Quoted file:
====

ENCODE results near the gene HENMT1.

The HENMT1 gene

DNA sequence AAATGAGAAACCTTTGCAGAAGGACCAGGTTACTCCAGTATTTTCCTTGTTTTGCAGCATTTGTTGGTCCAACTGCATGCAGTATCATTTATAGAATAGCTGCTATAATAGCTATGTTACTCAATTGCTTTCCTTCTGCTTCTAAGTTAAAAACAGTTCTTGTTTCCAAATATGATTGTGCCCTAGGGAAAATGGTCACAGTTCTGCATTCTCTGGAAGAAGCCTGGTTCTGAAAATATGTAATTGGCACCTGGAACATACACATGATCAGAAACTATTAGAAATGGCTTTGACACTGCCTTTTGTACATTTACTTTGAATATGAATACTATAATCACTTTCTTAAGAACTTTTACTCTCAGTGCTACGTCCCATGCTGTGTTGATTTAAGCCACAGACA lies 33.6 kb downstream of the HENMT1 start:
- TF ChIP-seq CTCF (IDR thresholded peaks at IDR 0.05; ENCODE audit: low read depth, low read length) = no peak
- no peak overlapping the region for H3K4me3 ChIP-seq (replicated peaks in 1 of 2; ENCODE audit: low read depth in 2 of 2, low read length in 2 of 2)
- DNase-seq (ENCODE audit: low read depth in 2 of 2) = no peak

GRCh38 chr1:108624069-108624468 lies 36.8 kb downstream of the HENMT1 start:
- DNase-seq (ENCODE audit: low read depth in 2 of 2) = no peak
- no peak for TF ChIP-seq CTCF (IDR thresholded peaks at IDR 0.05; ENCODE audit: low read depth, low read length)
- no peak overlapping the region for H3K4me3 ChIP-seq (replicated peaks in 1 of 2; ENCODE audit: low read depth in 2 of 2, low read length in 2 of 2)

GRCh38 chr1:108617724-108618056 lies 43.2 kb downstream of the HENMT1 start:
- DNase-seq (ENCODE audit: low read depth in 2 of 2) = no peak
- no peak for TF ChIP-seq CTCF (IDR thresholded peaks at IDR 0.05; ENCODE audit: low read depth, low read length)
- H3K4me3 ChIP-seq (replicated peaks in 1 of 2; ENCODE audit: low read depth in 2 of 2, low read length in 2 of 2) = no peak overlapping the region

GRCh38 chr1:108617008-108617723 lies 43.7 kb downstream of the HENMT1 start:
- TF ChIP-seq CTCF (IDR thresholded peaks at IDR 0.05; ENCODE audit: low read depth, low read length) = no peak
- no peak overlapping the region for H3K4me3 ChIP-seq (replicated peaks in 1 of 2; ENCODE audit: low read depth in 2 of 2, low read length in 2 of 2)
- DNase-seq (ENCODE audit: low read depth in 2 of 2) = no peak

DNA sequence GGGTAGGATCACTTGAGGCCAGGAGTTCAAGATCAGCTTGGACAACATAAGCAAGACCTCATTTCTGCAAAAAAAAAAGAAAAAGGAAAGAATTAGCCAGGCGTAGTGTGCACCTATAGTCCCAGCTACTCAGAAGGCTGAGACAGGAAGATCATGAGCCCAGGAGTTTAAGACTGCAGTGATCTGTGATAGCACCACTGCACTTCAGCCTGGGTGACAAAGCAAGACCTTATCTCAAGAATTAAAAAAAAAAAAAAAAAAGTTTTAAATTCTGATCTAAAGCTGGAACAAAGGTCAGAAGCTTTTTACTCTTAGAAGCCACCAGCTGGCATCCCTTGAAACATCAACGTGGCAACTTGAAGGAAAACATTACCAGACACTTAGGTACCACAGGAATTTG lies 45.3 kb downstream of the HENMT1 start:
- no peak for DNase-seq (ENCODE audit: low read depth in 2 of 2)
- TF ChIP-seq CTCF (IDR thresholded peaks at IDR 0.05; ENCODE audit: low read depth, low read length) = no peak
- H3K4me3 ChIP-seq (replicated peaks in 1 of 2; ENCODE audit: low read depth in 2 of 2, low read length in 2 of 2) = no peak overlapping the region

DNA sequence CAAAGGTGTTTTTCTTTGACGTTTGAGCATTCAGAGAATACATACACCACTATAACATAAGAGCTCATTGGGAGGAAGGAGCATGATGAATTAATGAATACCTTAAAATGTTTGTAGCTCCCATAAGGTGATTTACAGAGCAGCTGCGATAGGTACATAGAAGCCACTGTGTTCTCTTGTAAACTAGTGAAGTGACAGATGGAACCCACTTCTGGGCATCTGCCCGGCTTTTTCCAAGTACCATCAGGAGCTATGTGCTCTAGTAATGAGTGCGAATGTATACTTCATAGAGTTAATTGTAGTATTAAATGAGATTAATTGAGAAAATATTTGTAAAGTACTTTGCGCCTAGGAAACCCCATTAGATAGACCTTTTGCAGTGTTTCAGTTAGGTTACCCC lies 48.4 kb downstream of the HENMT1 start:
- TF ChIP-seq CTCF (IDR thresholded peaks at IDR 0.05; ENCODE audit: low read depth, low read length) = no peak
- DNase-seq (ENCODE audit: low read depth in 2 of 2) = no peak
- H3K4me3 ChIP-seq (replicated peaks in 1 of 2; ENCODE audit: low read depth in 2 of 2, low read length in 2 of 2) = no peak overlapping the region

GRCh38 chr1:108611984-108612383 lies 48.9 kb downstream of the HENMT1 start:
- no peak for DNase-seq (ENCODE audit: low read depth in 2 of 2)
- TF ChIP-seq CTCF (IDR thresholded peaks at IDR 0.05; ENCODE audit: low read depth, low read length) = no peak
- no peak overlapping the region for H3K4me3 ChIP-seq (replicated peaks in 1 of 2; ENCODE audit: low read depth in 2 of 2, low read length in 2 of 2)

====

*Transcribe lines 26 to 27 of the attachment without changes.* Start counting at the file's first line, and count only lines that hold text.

- H3K4me3 ChIP-seq (replicated peaks in 1 of 2; ENCODE audit: low read depth in 2 of 2, low read length in 2 of 2) = no peak overlapping the region

GRCh38 chr1:108611984-108612383 lies 48.9 kb downstream of the HENMT1 start: